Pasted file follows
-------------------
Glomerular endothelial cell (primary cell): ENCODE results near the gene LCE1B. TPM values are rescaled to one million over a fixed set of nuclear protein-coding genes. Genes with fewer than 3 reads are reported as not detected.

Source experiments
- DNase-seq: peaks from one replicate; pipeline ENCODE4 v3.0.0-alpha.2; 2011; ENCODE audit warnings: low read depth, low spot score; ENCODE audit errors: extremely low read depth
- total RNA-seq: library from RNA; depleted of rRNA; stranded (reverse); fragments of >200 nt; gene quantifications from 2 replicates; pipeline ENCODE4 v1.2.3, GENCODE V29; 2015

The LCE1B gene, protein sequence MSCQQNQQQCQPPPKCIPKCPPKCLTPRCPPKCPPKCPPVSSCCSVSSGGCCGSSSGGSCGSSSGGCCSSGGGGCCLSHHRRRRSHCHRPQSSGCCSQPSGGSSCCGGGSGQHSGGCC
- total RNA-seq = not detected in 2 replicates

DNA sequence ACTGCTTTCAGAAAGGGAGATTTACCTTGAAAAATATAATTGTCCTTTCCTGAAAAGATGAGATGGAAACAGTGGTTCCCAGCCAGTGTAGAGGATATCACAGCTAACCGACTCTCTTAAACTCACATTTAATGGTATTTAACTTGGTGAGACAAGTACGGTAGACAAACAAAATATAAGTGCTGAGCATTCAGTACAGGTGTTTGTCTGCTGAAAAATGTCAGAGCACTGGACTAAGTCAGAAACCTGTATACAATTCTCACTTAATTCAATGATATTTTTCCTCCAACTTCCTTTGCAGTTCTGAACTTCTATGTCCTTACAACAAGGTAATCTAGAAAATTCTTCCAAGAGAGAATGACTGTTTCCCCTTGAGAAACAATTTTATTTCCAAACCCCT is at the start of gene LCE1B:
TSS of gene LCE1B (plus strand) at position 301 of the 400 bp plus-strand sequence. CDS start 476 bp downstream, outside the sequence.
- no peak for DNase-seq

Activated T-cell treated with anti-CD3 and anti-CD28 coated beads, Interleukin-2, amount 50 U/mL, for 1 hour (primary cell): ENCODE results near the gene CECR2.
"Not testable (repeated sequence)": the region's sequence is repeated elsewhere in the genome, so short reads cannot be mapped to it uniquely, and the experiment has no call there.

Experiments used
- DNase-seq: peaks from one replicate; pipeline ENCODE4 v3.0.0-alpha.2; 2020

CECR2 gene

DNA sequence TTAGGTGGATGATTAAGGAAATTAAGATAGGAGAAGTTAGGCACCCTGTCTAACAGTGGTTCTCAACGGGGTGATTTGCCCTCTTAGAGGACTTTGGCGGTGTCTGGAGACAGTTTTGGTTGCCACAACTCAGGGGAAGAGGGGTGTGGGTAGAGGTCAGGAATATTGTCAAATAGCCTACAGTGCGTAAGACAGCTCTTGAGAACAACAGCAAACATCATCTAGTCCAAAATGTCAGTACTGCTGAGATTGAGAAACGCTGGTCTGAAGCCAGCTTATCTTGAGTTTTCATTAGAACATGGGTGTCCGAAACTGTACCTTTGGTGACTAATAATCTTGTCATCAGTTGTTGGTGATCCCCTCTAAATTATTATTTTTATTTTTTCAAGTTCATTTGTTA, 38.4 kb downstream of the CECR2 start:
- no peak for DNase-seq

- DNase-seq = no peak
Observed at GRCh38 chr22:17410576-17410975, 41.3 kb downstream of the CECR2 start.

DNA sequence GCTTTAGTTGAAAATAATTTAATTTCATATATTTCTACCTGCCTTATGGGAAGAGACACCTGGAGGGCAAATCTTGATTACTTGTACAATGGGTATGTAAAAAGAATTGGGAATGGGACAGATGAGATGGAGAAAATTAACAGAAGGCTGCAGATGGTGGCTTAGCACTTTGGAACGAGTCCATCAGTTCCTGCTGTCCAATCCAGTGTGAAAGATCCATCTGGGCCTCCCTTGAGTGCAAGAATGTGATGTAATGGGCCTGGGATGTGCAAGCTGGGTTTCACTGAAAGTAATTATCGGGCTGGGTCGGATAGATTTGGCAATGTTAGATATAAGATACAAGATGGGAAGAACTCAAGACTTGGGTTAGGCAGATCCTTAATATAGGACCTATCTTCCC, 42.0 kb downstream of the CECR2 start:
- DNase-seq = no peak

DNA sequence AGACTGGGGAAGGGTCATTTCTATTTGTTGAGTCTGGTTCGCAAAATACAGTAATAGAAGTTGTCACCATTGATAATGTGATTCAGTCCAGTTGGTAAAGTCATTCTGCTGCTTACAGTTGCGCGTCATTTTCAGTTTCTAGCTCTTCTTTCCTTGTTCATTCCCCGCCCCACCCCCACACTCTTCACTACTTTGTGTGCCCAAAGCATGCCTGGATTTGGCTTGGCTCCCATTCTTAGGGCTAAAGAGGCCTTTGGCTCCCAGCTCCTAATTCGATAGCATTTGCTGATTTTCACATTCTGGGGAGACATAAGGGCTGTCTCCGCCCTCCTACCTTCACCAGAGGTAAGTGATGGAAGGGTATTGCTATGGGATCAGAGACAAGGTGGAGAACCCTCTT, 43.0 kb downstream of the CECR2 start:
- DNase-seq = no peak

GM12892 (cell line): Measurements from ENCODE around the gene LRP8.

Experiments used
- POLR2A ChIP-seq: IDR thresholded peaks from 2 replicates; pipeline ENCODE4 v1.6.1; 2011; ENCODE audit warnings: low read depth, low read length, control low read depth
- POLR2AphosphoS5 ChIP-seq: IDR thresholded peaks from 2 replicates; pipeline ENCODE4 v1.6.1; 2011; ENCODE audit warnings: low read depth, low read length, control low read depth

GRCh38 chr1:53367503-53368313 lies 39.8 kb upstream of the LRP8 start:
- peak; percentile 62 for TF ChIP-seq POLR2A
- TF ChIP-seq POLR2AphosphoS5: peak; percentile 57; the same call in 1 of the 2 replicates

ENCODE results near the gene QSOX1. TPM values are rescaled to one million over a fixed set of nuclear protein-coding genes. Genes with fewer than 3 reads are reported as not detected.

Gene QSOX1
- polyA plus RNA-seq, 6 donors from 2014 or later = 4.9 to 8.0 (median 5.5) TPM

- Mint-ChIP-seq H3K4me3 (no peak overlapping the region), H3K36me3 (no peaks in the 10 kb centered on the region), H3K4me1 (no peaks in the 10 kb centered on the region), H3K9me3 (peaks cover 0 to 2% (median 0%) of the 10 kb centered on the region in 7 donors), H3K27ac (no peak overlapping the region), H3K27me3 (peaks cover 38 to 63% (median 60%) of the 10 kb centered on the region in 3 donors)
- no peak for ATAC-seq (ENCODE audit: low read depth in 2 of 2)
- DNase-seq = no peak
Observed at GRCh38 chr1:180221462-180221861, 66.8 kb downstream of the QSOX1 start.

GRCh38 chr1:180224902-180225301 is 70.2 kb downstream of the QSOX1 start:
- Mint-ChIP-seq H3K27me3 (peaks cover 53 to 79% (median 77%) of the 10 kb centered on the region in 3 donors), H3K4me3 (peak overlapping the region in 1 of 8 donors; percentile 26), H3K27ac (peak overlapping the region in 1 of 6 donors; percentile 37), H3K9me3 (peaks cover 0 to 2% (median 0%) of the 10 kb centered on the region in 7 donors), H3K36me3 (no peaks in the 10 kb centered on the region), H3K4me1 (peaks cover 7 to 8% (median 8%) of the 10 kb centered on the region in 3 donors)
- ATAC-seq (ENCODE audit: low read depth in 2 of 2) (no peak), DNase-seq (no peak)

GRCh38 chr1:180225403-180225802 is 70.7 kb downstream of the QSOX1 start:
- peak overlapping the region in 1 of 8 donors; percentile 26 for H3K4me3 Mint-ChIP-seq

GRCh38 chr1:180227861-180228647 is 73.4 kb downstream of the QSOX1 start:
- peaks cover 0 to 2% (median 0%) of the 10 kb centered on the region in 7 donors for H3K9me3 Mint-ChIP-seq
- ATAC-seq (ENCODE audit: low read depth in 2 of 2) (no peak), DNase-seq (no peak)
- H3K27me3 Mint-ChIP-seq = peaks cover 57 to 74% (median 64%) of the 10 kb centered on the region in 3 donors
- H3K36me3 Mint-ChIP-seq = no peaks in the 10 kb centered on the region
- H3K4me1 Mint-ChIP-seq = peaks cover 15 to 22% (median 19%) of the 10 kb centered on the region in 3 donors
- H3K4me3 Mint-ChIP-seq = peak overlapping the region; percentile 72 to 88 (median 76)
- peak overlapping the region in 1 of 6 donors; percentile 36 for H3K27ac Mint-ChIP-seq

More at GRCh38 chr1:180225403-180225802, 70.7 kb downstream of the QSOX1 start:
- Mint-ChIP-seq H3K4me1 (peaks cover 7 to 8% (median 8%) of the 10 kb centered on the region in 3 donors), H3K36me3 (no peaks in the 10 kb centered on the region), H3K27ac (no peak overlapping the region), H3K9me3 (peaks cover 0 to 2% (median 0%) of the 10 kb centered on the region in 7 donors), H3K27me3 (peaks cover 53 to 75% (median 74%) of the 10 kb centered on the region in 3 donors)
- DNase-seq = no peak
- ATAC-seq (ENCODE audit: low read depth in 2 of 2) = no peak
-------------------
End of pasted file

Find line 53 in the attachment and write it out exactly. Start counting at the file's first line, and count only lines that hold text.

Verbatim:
- ATAC-seq (ENCODE audit: low read depth in 2 of 2) = no peak